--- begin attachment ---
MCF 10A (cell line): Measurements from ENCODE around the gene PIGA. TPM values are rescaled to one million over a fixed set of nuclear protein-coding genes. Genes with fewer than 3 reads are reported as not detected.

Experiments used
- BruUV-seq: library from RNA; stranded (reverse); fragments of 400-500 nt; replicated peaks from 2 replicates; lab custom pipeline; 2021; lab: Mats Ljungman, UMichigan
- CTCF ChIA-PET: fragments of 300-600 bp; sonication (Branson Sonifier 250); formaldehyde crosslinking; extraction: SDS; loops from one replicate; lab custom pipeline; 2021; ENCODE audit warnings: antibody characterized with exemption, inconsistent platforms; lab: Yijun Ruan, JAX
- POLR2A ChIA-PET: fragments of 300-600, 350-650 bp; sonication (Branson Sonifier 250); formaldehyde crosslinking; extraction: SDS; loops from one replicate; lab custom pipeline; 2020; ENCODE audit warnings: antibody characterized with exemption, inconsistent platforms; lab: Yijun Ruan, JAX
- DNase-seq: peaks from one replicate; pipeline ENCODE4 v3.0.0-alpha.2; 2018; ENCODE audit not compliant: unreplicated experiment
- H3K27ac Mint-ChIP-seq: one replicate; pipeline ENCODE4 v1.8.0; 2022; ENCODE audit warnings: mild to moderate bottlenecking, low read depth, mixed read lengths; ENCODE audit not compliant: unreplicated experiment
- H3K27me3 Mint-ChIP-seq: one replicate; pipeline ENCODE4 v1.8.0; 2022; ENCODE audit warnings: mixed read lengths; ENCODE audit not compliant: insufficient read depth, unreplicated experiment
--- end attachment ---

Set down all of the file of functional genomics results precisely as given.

MCF 10A (cell line): Measurements from ENCODE around the gene PIGA. TPM values are rescaled to one million over a fixed set of nuclear protein-coding genes. Genes with fewer than 3 reads are reported as not detected.

Experiments used
- BruUV-seq: library from RNA; stranded (reverse); fragments of 400-500 nt; replicated peaks from 2 replicates; lab custom pipeline; 2021; lab: Mats Ljungman, UMichigan
- CTCF ChIA-PET: fragments of 300-600 bp; sonication (Branson Sonifier 250); formaldehyde crosslinking; extraction: SDS; loops from one replicate; lab custom pipeline; 2021; ENCODE audit warnings: antibody characterized with exemption, inconsistent platforms; lab: Yijun Ruan, JAX
- POLR2A ChIA-PET: fragments of 300-600, 350-650 bp; sonication (Branson Sonifier 250); formaldehyde crosslinking; extraction: SDS; loops from one replicate; lab custom pipeline; 2020; ENCODE audit warnings: antibody characterized with exemption, inconsistent platforms; lab: Yijun Ruan, JAX
- DNase-seq: peaks from one replicate; pipeline ENCODE4 v3.0.0-alpha.2; 2018; ENCODE audit not compliant: unreplicated experiment
- H3K27ac Mint-ChIP-seq: one replicate; pipeline ENCODE4 v1.8.0; 2022; ENCODE audit warnings: mild to moderate bottlenecking, low read depth, mixed read lengths; ENCODE audit not compliant: unreplicated experiment
- H3K27me3 Mint-ChIP-seq: one replicate; pipeline ENCODE4 v1.8.0; 2022; ENCODE audit warnings: mixed read lengths; ENCODE audit not compliant: insufficient read depth, unreplicated experiment